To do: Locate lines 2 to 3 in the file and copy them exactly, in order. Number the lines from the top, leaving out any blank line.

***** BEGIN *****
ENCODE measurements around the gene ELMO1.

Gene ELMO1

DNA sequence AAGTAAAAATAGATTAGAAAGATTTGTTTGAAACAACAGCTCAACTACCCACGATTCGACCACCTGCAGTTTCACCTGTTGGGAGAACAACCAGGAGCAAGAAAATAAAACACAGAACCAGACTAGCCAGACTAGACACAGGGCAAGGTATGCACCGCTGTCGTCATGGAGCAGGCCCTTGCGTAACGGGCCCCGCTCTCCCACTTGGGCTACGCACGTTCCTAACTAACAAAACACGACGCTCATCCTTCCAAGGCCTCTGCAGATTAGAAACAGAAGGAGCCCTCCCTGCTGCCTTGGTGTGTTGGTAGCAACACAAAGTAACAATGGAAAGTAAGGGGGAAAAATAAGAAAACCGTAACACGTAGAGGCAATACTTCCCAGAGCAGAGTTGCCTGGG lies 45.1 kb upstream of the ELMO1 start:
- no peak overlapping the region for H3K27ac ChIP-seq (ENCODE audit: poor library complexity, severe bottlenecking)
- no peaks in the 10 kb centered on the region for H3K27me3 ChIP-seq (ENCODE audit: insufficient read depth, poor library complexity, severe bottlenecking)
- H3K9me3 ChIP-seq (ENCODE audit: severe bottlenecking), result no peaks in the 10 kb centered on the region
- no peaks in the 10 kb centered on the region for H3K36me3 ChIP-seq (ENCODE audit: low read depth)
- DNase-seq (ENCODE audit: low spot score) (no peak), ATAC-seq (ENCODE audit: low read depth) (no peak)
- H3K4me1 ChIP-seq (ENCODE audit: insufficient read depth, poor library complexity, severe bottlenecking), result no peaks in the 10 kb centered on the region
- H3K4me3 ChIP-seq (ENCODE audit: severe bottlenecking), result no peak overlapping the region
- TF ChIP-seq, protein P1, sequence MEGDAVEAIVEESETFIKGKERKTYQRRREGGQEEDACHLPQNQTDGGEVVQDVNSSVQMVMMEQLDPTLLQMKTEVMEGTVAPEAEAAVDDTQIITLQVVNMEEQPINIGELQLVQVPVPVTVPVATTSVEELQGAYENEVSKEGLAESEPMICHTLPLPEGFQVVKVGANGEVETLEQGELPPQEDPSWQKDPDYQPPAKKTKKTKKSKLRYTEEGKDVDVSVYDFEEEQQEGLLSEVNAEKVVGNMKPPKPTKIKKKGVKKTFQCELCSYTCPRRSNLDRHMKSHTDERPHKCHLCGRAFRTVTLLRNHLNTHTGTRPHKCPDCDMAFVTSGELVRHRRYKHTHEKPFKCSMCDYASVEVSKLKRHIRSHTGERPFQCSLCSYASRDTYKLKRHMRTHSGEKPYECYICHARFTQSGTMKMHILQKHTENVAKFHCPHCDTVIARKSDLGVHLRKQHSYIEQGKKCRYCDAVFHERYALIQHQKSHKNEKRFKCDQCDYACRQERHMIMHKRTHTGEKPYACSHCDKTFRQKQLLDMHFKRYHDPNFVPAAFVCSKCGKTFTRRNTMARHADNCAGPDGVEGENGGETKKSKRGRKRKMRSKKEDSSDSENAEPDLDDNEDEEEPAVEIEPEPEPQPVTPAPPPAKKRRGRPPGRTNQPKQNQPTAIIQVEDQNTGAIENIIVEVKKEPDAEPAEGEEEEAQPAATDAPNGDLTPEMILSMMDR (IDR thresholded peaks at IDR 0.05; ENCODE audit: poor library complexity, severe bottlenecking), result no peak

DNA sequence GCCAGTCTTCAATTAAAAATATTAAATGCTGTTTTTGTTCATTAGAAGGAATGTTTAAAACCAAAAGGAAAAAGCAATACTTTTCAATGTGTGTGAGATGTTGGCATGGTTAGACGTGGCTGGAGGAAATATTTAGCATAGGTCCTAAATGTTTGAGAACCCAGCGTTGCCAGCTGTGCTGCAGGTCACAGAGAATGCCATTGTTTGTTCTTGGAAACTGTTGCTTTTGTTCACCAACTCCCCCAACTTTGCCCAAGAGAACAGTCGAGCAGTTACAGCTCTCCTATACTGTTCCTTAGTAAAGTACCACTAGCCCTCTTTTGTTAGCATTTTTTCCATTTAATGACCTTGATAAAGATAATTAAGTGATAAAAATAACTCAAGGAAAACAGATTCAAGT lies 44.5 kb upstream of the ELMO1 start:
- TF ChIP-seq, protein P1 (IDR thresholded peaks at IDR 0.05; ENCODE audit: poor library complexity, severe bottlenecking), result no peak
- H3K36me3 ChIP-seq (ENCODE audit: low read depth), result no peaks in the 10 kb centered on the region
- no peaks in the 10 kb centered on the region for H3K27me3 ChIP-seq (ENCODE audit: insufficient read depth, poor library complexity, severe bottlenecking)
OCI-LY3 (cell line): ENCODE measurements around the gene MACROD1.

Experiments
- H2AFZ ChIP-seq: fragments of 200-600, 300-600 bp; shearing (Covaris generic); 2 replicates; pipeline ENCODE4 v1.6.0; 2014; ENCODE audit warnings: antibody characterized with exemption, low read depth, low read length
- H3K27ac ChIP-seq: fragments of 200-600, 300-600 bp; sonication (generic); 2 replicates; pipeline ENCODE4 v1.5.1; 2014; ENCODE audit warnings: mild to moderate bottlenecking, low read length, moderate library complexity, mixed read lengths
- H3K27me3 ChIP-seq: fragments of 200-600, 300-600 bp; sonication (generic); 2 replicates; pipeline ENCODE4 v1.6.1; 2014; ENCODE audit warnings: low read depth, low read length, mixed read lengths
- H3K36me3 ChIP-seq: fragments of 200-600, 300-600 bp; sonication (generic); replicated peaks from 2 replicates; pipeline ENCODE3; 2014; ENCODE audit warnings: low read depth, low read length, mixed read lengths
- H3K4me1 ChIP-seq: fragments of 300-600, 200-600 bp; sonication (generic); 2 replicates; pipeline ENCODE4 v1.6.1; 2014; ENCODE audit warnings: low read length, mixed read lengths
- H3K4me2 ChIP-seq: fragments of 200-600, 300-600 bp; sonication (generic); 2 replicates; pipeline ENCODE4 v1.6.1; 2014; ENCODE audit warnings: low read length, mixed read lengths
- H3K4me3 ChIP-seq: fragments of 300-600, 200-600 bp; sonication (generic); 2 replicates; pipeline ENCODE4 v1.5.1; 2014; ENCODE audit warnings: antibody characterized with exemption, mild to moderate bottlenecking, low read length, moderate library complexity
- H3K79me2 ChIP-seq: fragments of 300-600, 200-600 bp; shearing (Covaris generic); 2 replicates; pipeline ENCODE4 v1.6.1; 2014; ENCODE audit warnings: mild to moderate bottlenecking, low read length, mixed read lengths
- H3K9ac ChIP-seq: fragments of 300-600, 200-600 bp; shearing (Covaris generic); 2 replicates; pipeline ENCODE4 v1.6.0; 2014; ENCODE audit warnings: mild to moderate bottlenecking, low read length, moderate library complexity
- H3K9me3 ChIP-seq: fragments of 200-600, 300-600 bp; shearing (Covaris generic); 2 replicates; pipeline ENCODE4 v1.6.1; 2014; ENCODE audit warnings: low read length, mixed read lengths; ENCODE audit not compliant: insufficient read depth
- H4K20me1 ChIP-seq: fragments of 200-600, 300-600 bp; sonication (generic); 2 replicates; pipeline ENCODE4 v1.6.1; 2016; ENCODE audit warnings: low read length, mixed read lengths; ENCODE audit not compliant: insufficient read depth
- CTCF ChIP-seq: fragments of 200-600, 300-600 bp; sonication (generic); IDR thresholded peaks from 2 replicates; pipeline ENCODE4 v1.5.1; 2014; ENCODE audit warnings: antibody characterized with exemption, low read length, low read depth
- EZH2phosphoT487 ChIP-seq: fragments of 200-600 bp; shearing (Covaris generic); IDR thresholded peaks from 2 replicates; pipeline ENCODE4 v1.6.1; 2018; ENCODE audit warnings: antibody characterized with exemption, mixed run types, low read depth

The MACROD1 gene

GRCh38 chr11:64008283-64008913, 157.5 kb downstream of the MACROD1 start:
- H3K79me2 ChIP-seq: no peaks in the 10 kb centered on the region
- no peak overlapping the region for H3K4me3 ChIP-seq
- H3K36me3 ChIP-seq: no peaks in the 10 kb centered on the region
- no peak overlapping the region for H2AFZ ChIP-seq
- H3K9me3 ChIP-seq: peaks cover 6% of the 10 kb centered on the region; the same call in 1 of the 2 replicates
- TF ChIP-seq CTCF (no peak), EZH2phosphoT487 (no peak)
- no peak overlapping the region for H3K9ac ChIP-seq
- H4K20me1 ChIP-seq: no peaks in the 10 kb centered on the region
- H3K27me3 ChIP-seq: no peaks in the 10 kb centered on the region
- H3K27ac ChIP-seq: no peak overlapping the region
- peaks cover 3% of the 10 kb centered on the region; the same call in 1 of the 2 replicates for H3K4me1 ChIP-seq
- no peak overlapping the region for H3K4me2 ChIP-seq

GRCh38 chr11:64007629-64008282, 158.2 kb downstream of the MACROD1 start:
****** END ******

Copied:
Gene ELMO1

DNA sequence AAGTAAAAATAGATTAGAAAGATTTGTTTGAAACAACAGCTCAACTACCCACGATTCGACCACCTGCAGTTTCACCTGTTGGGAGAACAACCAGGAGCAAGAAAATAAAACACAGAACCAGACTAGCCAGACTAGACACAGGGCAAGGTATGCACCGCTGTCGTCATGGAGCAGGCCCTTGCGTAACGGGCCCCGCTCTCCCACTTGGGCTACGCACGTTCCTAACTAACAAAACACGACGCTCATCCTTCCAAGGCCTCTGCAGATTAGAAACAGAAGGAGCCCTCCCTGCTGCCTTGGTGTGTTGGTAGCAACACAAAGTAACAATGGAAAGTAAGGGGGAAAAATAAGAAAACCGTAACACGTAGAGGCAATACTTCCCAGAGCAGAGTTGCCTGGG lies 45.1 kb upstream of the ELMO1 start: